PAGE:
Strain Rate Effects on the Transverse Compressive and Shear Behavior of Unidirectional Composites Academic Article uri icon


  • Methods for dynamic characterization of composite materials were extended and applied to the study of strain rate effects under transverse compression as well as shear. Falling weight impact and Split Hopkinson Pressure Bar systems were developed for dynamic characterization of composite materials in compression and shear at strain rates up to 1800 sO. Strain rates below 10 s5l were generated using a servohydraulic testing machine. Strain rates between 10 sol and 300 sol were generated using the drop tower apparatus. Strain rates above 500 s-l were generated using the Split Hopkinson Pressure Bar. Seventy-two and forty-eight ply unidirectional carbon/epoxy laminates (IM6G/3501-6) loaded in the transverse direction were characterized. Off-axis (15, 300, 450 and 600) compression tests of the same unidirectional material were also conducted to obtain the in-plane shear stress-strain behavior. Strain rates over a wide range, from 10-4 s-1 (quasi-static) up to 1800 s-1, were recorded. The 90-degree properties, which are governed by the matrix,show an increase in modulus and strength over the static values but no significant change in ultimate strain. The stress-strain curve stiffens as the strain rate increases. This stiffening behavior is very significant in the nonlinear region for strain rates between 10-4 s-I and 1 s51. For strain rates above 1 s-1, the stress-strain behavior continues this stiffening trend until it is almost linear at a strain rate of 1800 s-1. The shear stress-strain behavior, which is also matrix-dominated, shows high nonlinearity with a plateau region at a stress level that increases significantly as the strain rate increases.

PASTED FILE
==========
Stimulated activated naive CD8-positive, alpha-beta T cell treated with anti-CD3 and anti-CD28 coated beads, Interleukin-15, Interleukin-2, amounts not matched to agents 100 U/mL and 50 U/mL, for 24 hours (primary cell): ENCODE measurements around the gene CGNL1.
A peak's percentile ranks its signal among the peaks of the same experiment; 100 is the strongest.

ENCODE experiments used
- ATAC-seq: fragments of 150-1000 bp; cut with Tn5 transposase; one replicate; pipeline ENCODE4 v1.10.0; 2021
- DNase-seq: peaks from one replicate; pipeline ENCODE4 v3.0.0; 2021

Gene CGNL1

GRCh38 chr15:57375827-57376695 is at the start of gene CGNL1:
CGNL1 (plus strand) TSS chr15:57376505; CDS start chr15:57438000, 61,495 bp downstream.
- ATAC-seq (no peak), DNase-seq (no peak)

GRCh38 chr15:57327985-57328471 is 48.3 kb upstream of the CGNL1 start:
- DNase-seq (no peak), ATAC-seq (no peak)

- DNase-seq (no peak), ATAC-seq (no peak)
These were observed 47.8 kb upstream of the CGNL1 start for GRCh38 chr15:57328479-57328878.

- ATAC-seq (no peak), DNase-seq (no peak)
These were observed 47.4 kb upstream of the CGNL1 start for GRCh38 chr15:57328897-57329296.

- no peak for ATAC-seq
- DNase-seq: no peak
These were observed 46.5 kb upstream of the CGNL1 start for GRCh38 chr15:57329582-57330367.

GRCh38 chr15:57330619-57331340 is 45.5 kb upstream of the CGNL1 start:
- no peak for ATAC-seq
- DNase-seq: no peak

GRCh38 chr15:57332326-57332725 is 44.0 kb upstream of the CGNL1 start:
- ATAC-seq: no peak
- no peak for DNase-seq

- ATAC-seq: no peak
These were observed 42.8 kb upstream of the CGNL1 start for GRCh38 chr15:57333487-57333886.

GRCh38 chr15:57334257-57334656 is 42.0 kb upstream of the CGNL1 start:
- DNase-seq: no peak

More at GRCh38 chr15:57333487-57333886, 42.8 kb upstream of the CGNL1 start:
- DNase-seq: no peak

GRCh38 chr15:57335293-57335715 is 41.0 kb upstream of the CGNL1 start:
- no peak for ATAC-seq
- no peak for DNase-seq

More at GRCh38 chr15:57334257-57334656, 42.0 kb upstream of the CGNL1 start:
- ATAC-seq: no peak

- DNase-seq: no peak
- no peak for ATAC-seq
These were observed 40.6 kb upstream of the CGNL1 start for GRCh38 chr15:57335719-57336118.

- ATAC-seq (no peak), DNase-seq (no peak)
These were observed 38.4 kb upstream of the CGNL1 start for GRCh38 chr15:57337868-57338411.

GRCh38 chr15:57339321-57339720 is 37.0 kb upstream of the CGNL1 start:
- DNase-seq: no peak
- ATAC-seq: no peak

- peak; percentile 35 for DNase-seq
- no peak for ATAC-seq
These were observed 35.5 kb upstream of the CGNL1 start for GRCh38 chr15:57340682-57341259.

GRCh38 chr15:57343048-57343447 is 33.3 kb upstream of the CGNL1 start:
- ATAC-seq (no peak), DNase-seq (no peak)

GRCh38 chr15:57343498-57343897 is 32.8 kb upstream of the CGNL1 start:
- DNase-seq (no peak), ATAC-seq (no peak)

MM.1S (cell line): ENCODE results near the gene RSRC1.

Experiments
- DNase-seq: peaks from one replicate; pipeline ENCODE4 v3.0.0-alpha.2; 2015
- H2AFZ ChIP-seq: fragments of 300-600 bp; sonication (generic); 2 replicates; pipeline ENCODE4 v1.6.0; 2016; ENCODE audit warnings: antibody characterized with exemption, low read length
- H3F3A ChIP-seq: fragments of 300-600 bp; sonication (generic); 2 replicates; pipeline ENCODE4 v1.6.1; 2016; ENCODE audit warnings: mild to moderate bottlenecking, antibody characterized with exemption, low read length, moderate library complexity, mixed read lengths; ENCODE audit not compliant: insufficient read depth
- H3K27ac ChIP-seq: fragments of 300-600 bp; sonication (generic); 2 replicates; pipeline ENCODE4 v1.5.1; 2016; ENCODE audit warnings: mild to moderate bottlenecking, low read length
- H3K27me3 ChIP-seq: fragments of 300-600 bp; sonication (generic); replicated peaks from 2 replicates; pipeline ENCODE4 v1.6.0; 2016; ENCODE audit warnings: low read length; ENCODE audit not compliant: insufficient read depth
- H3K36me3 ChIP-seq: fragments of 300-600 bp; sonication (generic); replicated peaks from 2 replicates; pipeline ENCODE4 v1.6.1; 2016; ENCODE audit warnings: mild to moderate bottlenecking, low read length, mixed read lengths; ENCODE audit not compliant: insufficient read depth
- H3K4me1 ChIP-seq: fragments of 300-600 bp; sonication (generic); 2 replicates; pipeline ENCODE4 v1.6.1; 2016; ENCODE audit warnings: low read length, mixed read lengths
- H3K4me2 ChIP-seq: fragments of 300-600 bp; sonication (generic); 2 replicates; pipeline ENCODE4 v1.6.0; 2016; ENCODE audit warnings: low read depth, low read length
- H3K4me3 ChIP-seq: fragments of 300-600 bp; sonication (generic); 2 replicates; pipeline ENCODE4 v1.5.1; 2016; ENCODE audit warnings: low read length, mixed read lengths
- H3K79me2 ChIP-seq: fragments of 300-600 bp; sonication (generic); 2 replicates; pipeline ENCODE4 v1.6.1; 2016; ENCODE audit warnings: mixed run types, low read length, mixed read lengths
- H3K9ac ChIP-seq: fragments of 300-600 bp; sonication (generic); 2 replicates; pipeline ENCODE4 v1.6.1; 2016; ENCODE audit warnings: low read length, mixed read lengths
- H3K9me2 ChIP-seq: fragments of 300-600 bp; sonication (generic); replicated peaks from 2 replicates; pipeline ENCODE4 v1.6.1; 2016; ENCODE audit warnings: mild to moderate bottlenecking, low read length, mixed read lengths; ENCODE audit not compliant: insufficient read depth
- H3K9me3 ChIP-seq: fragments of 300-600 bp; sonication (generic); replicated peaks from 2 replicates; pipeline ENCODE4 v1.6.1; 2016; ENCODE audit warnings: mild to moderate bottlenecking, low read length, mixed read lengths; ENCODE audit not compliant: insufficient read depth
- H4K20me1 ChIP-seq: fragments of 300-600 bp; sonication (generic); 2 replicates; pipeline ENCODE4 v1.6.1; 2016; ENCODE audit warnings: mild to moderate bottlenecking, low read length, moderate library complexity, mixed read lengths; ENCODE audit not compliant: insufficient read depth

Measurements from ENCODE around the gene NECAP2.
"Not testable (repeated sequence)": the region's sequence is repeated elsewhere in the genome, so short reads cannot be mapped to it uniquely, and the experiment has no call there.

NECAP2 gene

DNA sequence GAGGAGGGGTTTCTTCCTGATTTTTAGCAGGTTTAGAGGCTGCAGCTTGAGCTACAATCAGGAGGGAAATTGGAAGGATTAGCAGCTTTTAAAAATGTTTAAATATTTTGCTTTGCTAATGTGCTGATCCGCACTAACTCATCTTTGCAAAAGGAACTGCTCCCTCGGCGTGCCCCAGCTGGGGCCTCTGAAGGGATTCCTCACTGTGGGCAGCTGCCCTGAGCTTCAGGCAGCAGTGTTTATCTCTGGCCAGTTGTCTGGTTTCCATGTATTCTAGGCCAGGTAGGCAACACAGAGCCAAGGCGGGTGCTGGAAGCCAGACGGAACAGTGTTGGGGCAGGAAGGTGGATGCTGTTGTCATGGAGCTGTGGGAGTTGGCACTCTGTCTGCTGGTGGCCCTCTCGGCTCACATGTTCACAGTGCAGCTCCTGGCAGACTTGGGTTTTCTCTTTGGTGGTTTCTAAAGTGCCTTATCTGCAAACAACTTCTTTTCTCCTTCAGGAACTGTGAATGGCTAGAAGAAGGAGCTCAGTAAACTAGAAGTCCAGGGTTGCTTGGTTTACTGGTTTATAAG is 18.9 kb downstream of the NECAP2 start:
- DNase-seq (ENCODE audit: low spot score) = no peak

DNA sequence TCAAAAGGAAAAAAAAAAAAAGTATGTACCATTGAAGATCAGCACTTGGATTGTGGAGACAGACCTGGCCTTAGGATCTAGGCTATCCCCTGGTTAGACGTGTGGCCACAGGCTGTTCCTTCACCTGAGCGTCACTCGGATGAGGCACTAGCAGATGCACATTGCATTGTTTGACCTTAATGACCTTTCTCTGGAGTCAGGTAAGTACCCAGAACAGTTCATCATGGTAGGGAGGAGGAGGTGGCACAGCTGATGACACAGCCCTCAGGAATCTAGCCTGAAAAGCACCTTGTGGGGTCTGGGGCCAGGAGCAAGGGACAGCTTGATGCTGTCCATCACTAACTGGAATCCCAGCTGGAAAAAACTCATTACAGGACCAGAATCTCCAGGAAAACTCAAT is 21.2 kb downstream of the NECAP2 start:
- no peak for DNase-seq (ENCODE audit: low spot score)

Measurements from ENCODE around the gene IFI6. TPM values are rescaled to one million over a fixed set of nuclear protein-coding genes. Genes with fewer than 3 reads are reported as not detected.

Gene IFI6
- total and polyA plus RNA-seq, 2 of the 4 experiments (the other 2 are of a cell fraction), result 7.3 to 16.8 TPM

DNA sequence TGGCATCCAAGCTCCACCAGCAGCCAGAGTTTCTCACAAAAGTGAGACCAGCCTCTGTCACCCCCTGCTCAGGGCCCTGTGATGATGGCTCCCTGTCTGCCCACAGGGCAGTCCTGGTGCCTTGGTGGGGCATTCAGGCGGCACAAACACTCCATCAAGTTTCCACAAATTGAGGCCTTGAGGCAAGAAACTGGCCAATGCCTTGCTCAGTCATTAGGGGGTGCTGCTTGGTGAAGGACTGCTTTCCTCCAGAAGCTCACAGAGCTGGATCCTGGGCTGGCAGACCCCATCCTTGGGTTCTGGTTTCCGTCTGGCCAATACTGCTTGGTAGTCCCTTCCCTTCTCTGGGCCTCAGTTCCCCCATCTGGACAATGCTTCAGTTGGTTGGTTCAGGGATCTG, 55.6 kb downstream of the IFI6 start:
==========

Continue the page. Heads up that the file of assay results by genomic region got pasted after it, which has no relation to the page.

published proceedings

  • Journal of Composite Materials

author list (cited authors)

  • Hsiao, H. M., Daniel, I. M., & Cordes, R. D.

citation count

  • 95

complete list of authors

  • Hsiao, HM||Daniel, IM||Cordes, RD

publication date

  • January 1999